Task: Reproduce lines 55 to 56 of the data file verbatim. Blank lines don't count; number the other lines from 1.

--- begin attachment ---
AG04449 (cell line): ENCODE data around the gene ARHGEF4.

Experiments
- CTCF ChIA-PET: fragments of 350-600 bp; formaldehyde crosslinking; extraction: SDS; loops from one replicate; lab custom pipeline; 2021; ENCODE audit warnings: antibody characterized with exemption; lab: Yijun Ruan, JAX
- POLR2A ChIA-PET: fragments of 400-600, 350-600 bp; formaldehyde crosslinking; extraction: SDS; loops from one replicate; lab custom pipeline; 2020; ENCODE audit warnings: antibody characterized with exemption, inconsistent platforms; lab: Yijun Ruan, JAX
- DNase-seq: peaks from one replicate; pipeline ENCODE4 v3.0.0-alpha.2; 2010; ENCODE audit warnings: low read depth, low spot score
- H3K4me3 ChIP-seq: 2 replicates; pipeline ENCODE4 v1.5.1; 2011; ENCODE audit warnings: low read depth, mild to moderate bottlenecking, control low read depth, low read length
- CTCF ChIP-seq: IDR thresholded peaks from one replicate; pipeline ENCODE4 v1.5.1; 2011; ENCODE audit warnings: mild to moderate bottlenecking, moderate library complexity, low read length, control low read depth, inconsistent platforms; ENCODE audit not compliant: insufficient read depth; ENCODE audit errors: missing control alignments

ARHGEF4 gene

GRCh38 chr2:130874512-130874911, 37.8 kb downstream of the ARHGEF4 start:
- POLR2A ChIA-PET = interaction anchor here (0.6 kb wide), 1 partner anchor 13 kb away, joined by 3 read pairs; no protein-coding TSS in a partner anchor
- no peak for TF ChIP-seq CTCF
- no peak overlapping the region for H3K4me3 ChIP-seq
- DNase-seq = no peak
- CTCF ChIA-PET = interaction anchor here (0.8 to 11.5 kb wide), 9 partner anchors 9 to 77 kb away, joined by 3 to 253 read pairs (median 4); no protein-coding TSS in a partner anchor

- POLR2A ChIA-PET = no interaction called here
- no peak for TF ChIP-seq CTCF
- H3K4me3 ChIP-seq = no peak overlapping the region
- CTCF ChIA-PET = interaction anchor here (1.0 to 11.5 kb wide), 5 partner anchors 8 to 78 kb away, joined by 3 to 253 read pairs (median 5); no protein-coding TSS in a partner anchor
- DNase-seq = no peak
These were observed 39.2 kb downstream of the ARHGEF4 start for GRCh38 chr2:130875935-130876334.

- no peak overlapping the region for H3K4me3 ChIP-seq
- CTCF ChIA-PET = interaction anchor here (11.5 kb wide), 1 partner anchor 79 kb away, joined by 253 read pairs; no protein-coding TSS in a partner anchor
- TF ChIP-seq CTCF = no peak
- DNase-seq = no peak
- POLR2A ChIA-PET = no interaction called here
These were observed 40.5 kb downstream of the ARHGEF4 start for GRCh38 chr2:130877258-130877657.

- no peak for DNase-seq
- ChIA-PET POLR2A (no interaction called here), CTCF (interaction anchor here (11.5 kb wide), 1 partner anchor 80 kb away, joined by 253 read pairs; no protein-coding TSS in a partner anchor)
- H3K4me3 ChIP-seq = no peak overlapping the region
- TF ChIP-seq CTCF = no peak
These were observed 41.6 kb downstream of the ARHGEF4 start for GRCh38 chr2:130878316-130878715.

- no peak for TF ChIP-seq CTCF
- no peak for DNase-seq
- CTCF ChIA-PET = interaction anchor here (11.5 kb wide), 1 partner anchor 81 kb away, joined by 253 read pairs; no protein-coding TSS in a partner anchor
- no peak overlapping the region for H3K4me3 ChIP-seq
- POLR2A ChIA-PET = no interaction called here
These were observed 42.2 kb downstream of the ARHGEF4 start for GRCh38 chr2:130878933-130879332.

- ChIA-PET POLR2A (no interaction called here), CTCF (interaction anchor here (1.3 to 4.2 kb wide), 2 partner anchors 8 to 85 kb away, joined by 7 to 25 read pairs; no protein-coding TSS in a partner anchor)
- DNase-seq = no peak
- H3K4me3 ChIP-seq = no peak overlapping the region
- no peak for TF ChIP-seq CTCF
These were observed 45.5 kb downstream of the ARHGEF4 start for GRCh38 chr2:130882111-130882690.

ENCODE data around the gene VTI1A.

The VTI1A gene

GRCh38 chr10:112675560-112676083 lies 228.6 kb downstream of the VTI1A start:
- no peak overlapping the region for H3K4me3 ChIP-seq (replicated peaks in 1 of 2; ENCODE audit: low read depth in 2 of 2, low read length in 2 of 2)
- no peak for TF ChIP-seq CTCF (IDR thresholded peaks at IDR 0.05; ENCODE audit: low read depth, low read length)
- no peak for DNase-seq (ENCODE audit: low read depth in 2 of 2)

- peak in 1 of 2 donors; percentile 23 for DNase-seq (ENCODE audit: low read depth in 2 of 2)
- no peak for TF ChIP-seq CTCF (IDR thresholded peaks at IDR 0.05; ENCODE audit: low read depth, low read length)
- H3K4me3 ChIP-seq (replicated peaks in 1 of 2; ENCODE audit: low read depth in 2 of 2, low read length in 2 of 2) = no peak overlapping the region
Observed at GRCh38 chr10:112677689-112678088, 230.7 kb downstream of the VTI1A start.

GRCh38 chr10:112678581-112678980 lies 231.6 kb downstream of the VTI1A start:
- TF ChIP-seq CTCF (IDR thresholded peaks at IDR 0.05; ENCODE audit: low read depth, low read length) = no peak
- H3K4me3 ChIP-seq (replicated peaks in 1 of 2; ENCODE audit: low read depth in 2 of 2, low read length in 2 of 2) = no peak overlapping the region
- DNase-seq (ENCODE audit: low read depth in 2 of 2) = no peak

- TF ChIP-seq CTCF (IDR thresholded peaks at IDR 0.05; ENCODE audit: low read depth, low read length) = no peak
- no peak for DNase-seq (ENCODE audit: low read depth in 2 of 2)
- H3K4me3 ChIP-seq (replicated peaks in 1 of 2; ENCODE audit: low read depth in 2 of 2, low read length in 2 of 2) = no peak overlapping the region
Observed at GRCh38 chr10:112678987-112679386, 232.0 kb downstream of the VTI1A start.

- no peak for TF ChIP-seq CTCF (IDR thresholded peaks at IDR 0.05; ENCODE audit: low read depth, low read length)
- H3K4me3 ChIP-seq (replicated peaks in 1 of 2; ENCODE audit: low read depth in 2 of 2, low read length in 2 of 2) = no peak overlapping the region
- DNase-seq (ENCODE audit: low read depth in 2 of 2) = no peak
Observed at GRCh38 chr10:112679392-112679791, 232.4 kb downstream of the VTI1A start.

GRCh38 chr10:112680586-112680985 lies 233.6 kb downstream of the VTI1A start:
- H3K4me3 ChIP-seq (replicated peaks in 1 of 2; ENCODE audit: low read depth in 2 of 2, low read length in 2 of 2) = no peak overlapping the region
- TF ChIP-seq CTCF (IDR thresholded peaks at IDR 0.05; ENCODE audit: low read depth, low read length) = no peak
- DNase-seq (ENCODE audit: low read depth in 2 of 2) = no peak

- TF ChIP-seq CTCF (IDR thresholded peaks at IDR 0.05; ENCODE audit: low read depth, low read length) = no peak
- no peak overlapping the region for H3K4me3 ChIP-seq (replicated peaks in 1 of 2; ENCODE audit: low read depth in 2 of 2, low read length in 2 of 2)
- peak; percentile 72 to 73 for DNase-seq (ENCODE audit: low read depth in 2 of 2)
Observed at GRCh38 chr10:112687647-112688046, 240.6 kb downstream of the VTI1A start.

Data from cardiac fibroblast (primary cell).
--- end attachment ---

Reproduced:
- H3K4me3 ChIP-seq (replicated peaks in 1 of 2; ENCODE audit: low read depth in 2 of 2, low read length in 2 of 2) = no peak overlapping the region
- DNase-seq (ENCODE audit: low read depth in 2 of 2) = no peak